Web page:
Not enough enforcement of vehicle safety checks

14 September 2023 | From Arrive Alive

Road safety in South Africa has been likened to a national pandemic with a recent study finding that local drivers are the most dangerous in the world, regardless of their gender.  The study conducted by Compare The Market (CTM) says a big contributor to these fatalities is the average age and condition of vehicles in the country, as many older cars are no longer in a roadworthy state.

The Retail Motor Industry Organisation (RMI) concurs but adds that the laws placed on road users do not play as much of a role in creating dangerous driving conditions as  do driver training and vehicle compliance.  “The reality unfortunately is that even though we have some of the best laws and regulations in place, enforcement is lacking and that is where we are losing the battle,” says Jakkie Olivier, CEO of RMI.

Testing vehicles older than 10 years for roadworthiness on a regular basis will go a long way in reducing the unacceptably high level of accidents on South African roads. This has been one of the key drivers to fast-track Periodic testing which has literally been on the cards for the last nine years.   “One of our main concerns is the absence of a regular regime of testing for 80% of the vehicle population,” says Olivier.

“Private vehicles in South Africa are only tested for roadworthiness upon change of ownership. Vehicles used for reward are tested more regularly, i.e taxis and trucks annually and buses, every 6 months.”   Checking that these vehicles comply with the rules and regulations of the road traffic act at set intervals will significantly lower the chances of technical issues that cause crashes, as well as reduce the pressures of car accidents on the country’s already overstretched emergency services.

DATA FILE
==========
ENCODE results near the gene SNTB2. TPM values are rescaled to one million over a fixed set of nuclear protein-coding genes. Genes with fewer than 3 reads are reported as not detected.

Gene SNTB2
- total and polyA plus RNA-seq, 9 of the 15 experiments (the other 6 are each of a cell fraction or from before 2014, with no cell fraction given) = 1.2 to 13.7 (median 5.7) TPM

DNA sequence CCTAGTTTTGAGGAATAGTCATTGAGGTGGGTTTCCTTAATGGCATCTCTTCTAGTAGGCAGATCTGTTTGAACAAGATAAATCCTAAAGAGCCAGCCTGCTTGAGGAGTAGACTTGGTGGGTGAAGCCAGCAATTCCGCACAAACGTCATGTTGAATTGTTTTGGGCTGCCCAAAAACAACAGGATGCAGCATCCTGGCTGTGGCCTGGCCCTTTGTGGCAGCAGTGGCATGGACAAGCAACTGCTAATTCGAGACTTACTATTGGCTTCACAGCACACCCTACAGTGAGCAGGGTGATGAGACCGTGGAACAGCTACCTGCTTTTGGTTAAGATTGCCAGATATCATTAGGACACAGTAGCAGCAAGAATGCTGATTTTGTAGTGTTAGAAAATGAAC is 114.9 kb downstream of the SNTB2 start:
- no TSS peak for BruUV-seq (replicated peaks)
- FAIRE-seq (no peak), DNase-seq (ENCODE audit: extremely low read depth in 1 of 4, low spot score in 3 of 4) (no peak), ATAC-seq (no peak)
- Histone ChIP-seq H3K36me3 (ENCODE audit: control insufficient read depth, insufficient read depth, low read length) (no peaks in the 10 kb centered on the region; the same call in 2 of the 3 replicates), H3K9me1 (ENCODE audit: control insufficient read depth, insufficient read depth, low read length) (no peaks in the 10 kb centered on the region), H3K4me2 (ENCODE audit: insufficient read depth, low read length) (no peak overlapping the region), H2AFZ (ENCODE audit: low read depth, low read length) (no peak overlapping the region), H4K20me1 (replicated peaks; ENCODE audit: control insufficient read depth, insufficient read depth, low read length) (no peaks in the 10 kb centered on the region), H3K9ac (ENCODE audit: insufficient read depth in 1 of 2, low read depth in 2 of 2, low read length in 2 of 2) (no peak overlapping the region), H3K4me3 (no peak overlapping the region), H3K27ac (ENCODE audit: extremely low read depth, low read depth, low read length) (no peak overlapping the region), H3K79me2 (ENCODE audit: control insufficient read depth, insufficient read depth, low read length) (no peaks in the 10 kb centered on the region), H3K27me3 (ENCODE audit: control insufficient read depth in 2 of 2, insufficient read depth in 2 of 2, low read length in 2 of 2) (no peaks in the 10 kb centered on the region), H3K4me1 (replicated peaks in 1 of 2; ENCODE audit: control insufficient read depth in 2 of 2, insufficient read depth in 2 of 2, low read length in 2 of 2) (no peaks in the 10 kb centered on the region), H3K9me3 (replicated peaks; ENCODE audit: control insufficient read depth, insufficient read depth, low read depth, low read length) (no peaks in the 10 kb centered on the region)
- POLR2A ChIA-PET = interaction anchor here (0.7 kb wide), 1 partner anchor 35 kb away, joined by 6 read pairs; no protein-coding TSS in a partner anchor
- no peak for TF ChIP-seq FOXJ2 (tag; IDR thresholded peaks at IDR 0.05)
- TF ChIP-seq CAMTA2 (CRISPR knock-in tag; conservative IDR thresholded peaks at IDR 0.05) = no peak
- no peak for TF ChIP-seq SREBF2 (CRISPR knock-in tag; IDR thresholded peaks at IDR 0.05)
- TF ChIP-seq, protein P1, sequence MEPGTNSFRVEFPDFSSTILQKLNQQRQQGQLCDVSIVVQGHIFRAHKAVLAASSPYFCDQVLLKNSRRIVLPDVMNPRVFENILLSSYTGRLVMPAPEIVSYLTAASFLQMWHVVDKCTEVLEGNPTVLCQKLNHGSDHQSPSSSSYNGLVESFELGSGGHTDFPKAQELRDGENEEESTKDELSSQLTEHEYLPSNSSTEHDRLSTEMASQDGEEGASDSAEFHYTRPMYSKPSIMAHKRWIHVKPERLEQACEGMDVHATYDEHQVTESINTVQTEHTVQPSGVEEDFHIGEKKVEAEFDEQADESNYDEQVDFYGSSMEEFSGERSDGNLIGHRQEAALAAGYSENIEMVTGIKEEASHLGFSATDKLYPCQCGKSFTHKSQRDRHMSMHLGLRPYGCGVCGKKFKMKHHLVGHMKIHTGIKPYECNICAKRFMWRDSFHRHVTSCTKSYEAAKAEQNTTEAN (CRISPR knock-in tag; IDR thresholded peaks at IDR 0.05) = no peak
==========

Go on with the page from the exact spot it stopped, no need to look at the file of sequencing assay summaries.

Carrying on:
With no definitive plan to solve this problem it is concerning to hear of the increasing number of unroadworthy vehicles on our road. Vehicles in the e-hailing space have been the latest to draw attention with reports citing the ‘dilapidated state’ of many of the vehicles which are unroadworthy and in a poor condition. 

Dewald Ranft, Chairman of the Motor Industry Workshop Association (MIWA), a proud association of the Retail Motor Industry Organisation (RMI), says quality control appears to be an issue even though spokespeople for the sector have repeatedly said that ‘the safety of drivers and riders’ is their utmost priority.

A study by Verster and Fourie (2017) estimates that as many as 1 million vehicles operating on South African roads may be un-roadworthy. The Road Traffic Management System (RTMC) suggests that the figure is around 550 000 but if unlicensed vehicles are included, the figure rises to over 1 million. Any of these figures indicate the problem is serious, as vehicles that are unroadworthy are a hazard and a death-trap.  
“As the largest players in the retail aftermarket sector we would be happy to open discussion with these services and see if there was a way we could collaborate more closely and assist in the interest of a safer car parc.

“We know that as the economic outlook worsens, South Africans remain under immense pressure to save money motorists may be tempted to select the cheapest service or parts option without first checking the business carefully. And without proper oversight on testing and quality of parts being used the only real loser is the consumer,” concludes Ranft. 

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